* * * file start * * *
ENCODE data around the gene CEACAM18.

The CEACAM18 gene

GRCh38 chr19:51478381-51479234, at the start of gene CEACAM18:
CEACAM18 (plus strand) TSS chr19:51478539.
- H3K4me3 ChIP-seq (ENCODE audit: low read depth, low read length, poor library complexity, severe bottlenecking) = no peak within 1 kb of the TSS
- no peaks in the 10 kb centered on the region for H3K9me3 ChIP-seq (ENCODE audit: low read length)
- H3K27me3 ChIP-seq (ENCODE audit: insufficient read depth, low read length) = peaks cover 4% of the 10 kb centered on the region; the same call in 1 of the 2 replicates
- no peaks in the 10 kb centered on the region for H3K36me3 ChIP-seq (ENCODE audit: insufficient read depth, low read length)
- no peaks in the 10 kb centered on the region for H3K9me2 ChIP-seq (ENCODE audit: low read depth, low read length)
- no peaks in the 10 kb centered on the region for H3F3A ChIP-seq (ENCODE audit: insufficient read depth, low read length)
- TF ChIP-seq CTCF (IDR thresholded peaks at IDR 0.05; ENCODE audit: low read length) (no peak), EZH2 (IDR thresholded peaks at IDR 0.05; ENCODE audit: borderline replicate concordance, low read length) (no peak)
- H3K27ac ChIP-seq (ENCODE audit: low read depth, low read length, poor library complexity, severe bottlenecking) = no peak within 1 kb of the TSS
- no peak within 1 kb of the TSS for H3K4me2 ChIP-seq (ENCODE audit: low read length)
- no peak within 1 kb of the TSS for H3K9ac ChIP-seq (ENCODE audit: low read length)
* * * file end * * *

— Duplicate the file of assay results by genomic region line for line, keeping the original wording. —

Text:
ENCODE data around the gene CEACAM18.

The CEACAM18 gene

GRCh38 chr19:51478381-51479234, at the start of gene CEACAM18:
CEACAM18 (plus strand) TSS chr19:51478539.
- H3K4me3 ChIP-seq (ENCODE audit: low read depth, low read length, poor library complexity, severe bottlenecking) = no peak within 1 kb of the TSS
- no peaks in the 10 kb centered on the region for H3K9me3 ChIP-seq (ENCODE audit: low read length)
- H3K27me3 ChIP-seq (ENCODE audit: insufficient read depth, low read length) = peaks cover 4% of the 10 kb centered on the region; the same call in 1 of the 2 replicates
- no peaks in the 10 kb centered on the region for H3K36me3 ChIP-seq (ENCODE audit: insufficient read depth, low read length)
- no peaks in the 10 kb centered on the region for H3K9me2 ChIP-seq (ENCODE audit: low read depth, low read length)
- no peaks in the 10 kb centered on the region for H3F3A ChIP-seq (ENCODE audit: insufficient read depth, low read length)
- TF ChIP-seq CTCF (IDR thresholded peaks at IDR 0.05; ENCODE audit: low read length) (no peak), EZH2 (IDR thresholded peaks at IDR 0.05; ENCODE audit: borderline replicate concordance, low read length) (no peak)
- H3K27ac ChIP-seq (ENCODE audit: low read depth, low read length, poor library complexity, severe bottlenecking) = no peak within 1 kb of the TSS
- no peak within 1 kb of the TSS for H3K4me2 ChIP-seq (ENCODE audit: low read length)
- no peak within 1 kb of the TSS for H3K9ac ChIP-seq (ENCODE audit: low read length)